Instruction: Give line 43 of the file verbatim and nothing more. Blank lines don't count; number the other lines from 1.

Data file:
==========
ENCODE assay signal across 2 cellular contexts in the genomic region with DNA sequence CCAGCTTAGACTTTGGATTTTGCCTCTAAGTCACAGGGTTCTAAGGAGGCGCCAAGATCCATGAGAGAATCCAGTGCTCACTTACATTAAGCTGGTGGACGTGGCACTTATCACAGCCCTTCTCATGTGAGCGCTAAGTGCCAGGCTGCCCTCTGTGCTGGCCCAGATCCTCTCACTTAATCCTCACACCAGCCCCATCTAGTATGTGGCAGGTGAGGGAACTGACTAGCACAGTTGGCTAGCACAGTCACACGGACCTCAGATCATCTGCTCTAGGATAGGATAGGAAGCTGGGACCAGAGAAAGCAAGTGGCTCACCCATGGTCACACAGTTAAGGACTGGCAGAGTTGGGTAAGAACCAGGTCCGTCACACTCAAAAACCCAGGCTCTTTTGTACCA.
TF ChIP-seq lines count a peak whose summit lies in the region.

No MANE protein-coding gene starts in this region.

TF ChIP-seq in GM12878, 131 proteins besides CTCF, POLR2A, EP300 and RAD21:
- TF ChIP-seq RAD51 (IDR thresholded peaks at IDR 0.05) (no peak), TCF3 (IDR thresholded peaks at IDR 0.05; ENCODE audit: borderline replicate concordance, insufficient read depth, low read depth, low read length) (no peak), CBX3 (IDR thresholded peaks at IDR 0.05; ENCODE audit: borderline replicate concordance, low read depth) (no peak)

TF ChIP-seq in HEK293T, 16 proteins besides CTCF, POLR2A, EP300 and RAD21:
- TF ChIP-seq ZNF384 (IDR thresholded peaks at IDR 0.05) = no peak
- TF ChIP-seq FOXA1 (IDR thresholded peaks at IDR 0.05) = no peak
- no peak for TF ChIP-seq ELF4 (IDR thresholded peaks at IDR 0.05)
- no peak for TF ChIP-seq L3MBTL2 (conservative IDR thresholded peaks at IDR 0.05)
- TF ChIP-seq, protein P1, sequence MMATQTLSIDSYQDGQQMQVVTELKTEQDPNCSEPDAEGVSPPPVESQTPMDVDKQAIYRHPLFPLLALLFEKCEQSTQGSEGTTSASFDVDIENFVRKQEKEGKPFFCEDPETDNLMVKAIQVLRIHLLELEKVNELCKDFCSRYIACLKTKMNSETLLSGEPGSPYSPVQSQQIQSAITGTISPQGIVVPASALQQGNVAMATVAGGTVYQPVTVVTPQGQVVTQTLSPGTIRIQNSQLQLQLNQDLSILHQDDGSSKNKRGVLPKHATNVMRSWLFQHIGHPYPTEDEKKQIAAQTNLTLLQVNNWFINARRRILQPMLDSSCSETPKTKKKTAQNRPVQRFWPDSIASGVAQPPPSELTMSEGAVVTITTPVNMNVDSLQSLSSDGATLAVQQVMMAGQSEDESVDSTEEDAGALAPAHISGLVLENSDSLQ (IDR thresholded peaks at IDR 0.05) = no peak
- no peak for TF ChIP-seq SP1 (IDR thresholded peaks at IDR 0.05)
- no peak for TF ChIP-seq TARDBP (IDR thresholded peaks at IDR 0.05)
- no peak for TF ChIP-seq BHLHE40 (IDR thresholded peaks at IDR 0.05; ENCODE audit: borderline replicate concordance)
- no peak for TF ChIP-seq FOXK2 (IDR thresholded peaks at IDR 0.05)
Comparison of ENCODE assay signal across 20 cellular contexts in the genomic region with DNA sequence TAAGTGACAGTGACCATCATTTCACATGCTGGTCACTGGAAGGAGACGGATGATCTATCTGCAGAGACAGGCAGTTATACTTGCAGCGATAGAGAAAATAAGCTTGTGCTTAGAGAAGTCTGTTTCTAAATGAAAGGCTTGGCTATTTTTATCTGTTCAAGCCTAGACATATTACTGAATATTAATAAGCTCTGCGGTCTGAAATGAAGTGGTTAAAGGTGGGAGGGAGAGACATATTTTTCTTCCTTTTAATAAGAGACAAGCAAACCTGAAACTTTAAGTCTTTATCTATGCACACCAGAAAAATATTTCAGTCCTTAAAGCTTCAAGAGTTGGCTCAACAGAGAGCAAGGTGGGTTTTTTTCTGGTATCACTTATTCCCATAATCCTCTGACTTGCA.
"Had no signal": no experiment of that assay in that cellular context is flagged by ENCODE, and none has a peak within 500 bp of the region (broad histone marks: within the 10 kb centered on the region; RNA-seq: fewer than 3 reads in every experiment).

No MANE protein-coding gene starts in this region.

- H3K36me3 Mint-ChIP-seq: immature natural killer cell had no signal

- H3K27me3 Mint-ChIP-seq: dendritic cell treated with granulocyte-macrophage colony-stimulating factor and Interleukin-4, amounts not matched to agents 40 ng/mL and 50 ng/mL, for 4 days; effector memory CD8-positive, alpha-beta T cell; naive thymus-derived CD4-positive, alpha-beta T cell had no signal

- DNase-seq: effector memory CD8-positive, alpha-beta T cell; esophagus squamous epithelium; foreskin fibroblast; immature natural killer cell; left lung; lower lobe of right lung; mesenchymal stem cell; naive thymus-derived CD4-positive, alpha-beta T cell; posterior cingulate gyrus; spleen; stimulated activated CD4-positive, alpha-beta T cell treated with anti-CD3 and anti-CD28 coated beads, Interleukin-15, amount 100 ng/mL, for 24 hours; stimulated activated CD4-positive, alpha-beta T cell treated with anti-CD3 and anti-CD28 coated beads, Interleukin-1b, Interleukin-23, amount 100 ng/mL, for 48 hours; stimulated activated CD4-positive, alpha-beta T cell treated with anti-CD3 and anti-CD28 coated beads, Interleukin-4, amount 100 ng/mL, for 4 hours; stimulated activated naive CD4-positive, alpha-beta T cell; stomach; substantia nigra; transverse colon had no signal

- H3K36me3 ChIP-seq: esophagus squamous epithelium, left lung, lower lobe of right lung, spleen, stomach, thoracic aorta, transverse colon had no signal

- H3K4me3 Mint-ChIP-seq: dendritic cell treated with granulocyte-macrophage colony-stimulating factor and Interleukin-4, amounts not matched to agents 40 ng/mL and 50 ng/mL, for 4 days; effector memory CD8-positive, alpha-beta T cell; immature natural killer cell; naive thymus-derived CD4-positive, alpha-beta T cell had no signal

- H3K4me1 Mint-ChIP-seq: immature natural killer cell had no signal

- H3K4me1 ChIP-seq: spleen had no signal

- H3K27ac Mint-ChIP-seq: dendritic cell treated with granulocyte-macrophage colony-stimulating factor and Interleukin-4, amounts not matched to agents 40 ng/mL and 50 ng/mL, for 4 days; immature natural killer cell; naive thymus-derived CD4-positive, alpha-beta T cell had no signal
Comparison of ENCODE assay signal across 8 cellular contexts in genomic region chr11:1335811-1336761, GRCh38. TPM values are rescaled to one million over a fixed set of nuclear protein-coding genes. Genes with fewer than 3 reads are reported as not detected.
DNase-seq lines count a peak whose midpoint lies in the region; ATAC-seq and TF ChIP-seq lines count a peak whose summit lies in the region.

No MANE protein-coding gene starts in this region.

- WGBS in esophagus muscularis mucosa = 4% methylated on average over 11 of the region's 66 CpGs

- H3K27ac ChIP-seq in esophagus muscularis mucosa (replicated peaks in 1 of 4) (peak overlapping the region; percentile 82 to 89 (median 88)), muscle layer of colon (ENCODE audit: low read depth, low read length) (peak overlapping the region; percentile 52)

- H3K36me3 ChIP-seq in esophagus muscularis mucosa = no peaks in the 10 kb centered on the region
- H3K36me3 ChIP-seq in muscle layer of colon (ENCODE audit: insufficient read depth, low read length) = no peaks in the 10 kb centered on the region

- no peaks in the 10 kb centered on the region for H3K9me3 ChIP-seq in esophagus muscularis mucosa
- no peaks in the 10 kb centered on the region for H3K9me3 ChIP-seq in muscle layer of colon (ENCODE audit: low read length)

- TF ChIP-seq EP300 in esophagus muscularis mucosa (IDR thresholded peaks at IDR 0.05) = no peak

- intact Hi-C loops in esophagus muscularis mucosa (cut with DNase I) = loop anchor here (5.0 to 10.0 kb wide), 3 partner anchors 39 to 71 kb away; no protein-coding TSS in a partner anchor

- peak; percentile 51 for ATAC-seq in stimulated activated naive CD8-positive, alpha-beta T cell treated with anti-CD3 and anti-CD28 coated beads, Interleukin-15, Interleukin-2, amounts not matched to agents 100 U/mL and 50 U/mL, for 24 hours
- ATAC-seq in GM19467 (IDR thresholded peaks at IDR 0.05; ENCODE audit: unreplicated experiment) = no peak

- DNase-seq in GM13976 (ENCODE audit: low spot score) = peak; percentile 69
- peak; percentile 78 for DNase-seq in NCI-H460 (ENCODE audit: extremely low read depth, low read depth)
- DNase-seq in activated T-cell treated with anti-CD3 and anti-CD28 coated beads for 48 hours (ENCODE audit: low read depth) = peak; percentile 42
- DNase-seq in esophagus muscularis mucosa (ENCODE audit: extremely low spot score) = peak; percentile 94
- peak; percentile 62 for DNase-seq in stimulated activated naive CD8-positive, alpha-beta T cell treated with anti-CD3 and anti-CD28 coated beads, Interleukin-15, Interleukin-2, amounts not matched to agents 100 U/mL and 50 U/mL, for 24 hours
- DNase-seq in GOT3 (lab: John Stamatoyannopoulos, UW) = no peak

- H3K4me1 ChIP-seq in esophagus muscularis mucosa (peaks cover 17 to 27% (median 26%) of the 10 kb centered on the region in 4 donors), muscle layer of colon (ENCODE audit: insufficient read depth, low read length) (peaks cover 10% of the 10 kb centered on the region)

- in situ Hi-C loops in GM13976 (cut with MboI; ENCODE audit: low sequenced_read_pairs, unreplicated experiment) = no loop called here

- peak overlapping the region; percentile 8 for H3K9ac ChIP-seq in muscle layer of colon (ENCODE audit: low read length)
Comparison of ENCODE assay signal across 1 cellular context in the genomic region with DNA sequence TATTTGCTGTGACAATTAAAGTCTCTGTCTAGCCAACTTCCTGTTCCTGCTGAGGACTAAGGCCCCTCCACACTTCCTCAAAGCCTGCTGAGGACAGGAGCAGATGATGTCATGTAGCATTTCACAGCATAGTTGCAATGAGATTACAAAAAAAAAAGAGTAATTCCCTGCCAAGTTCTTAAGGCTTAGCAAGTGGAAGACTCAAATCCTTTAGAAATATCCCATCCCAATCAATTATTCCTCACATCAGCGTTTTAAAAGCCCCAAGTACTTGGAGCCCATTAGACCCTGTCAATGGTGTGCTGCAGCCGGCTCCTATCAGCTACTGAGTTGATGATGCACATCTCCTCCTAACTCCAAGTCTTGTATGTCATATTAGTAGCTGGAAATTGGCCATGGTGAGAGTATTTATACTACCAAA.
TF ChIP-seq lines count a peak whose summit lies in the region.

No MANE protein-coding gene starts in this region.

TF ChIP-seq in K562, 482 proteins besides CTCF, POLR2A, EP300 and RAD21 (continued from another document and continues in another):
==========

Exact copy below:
- DNase-seq in esophagus muscularis mucosa (ENCODE audit: extremely low spot score) = peak; percentile 94